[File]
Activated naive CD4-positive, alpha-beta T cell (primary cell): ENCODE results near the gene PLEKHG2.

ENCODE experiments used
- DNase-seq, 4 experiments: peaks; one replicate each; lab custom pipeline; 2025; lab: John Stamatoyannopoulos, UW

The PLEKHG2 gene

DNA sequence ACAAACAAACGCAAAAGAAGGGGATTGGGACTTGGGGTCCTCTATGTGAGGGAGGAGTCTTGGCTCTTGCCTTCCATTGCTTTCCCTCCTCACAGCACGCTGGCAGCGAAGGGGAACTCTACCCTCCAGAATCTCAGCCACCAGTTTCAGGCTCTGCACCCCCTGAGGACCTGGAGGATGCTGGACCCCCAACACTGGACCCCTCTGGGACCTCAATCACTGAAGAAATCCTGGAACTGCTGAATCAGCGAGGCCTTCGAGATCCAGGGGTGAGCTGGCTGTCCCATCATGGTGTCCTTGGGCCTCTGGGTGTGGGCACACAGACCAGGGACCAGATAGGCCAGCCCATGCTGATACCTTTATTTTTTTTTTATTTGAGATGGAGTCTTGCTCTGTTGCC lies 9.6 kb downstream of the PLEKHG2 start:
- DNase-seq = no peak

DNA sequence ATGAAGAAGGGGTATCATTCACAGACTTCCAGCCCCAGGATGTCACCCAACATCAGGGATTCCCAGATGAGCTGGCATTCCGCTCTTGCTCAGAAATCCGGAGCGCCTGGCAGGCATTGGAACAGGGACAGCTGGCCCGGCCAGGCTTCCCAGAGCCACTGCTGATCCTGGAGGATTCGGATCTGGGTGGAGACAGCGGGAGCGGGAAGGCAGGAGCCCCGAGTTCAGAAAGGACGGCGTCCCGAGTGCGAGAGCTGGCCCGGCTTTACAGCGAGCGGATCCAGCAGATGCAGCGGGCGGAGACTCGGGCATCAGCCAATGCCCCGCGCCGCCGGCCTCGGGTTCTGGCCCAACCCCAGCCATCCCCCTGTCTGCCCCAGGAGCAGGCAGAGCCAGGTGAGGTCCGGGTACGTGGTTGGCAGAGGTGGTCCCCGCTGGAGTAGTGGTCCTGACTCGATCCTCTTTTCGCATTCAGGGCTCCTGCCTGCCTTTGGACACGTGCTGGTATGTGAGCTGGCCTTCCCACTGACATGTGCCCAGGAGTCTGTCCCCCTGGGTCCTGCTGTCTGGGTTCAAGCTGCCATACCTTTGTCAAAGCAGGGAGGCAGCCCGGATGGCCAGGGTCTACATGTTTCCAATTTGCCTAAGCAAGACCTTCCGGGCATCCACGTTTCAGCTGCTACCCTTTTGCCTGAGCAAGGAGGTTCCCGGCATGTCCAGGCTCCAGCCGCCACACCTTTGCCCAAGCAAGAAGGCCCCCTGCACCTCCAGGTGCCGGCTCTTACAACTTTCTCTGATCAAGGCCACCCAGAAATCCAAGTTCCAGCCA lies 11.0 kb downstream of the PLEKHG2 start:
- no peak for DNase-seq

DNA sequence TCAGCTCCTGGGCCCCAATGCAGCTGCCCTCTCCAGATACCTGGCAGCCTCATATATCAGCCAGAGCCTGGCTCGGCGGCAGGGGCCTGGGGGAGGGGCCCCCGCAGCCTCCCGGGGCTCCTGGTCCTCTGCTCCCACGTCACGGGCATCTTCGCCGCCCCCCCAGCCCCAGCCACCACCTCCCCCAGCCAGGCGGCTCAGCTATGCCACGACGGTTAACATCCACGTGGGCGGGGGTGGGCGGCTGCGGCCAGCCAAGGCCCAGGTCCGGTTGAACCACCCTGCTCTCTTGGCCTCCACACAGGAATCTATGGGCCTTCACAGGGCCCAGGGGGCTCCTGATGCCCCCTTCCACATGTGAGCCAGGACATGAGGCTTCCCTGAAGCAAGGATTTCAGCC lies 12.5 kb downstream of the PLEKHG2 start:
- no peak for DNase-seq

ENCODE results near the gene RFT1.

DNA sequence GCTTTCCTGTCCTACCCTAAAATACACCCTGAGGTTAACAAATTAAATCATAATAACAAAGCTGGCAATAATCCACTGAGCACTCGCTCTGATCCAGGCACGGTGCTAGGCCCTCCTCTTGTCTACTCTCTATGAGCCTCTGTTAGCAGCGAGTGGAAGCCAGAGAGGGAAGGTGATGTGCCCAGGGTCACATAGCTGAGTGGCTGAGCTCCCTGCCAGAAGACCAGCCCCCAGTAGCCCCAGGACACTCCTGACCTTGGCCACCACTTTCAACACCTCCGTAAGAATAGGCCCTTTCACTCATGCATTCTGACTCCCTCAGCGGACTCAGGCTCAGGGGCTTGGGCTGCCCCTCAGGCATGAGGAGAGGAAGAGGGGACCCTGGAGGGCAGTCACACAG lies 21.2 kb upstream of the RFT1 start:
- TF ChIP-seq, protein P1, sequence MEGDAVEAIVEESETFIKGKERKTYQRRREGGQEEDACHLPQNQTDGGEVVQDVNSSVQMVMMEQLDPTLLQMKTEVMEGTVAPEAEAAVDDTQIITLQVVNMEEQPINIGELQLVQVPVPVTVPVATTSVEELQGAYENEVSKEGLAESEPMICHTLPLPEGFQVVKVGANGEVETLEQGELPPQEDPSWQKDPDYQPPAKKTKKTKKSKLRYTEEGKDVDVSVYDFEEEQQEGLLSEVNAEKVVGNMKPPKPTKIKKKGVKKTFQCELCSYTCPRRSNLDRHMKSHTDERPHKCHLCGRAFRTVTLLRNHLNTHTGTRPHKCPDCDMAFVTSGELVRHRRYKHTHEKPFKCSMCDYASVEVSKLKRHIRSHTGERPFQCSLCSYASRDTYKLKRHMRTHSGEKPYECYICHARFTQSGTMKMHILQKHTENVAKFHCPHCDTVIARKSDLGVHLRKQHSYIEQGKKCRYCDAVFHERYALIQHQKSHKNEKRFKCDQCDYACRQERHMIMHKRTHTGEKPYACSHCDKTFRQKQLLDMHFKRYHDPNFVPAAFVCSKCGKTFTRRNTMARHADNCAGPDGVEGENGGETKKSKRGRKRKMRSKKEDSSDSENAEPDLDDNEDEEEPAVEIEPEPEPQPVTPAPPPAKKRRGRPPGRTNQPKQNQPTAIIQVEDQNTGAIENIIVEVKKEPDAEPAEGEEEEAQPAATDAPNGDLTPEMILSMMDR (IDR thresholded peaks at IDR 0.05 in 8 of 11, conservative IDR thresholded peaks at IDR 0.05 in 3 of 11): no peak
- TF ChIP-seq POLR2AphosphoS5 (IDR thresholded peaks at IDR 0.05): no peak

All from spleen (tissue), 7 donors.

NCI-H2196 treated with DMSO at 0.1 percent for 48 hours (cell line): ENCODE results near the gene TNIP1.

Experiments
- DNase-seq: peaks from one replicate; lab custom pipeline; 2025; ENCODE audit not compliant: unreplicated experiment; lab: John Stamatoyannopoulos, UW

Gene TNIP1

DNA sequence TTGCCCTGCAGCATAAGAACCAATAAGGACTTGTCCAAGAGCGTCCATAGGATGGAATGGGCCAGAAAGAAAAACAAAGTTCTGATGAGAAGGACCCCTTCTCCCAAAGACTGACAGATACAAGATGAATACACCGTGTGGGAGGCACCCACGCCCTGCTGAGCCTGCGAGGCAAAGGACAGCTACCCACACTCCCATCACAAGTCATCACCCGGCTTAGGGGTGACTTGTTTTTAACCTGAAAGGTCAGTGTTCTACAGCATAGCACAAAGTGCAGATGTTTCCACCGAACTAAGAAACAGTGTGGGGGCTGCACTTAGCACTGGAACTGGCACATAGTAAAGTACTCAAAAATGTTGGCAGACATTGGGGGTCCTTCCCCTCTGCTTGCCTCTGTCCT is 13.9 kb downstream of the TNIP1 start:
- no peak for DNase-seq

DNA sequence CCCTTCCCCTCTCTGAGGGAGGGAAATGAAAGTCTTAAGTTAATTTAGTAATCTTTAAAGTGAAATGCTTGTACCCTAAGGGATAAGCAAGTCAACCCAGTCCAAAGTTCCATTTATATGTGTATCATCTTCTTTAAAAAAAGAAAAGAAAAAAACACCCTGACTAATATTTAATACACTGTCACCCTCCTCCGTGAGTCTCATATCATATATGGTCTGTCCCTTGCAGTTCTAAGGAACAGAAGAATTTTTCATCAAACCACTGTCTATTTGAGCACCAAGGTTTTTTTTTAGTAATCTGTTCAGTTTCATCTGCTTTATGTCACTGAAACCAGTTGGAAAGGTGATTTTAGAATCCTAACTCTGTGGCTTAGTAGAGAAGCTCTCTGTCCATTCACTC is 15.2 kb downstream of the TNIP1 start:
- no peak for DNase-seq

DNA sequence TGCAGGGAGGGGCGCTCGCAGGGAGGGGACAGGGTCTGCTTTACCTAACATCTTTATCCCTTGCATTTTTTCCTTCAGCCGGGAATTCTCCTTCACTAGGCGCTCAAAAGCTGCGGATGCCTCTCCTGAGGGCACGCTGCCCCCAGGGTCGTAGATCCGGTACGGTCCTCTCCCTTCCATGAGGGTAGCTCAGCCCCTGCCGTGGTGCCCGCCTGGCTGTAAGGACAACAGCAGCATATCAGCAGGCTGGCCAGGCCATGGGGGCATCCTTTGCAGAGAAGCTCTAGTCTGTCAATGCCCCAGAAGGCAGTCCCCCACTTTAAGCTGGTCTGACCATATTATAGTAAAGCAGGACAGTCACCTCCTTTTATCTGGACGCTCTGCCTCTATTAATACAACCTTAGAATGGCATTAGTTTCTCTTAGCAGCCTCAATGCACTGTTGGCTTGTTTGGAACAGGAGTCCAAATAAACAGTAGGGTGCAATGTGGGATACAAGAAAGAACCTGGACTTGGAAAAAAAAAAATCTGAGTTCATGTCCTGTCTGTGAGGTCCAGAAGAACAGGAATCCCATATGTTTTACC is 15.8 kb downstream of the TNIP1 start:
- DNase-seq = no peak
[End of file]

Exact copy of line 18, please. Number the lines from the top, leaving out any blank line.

- DNase-seq: peaks from one replicate; lab custom pipeline; 2025; ENCODE audit not compliant: unreplicated experiment; lab: John Stamatoyannopoulos, UW